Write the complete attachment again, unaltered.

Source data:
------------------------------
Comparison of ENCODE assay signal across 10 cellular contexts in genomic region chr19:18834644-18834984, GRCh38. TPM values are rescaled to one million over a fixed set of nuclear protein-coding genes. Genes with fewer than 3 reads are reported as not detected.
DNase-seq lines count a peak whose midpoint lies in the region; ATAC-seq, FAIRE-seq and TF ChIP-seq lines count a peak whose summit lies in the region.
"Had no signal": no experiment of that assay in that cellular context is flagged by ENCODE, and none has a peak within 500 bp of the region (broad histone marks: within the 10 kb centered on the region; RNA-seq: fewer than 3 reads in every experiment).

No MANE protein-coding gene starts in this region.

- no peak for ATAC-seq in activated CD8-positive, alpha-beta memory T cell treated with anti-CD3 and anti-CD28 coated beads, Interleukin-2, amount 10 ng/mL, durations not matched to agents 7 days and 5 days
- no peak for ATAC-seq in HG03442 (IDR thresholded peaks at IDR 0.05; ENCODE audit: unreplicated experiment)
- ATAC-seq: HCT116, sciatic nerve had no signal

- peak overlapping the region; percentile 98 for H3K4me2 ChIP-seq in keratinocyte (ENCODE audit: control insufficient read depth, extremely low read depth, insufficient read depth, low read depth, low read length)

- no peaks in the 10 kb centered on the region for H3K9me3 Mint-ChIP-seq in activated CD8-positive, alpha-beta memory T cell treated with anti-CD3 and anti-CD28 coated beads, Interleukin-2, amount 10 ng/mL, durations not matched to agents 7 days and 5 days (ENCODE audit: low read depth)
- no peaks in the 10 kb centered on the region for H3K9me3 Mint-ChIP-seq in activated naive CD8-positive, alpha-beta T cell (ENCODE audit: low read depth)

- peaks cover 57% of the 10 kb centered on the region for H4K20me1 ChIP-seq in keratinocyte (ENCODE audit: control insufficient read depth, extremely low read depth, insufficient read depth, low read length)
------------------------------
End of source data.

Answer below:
Comparison of ENCODE assay signal across 10 cellular contexts in genomic region chr19:18834644-18834984, GRCh38. TPM values are rescaled to one million over a fixed set of nuclear protein-coding genes. Genes with fewer than 3 reads are reported as not detected.
DNase-seq lines count a peak whose midpoint lies in the region; ATAC-seq, FAIRE-seq and TF ChIP-seq lines count a peak whose summit lies in the region.
"Had no signal": no experiment of that assay in that cellular context is flagged by ENCODE, and none has a peak within 500 bp of the region (broad histone marks: within the 10 kb centered on the region; RNA-seq: fewer than 3 reads in every experiment).

No MANE protein-coding gene starts in this region.

- no peak for ATAC-seq in activated CD8-positive, alpha-beta memory T cell treated with anti-CD3 and anti-CD28 coated beads, Interleukin-2, amount 10 ng/mL, durations not matched to agents 7 days and 5 days
- no peak for ATAC-seq in HG03442 (IDR thresholded peaks at IDR 0.05; ENCODE audit: unreplicated experiment)
- ATAC-seq: HCT116, sciatic nerve had no signal

- peak overlapping the region; percentile 98 for H3K4me2 ChIP-seq in keratinocyte (ENCODE audit: control insufficient read depth, extremely low read depth, insufficient read depth, low read depth, low read length)

- no peaks in the 10 kb centered on the region for H3K9me3 Mint-ChIP-seq in activated CD8-positive, alpha-beta memory T cell treated with anti-CD3 and anti-CD28 coated beads, Interleukin-2, amount 10 ng/mL, durations not matched to agents 7 days and 5 days (ENCODE audit: low read depth)
- no peaks in the 10 kb centered on the region for H3K9me3 Mint-ChIP-seq in activated naive CD8-positive, alpha-beta T cell (ENCODE audit: low read depth)

- peaks cover 57% of the 10 kb centered on the region for H4K20me1 ChIP-seq in keratinocyte (ENCODE audit: control insufficient read depth, extremely low read depth, insufficient read depth, low read length)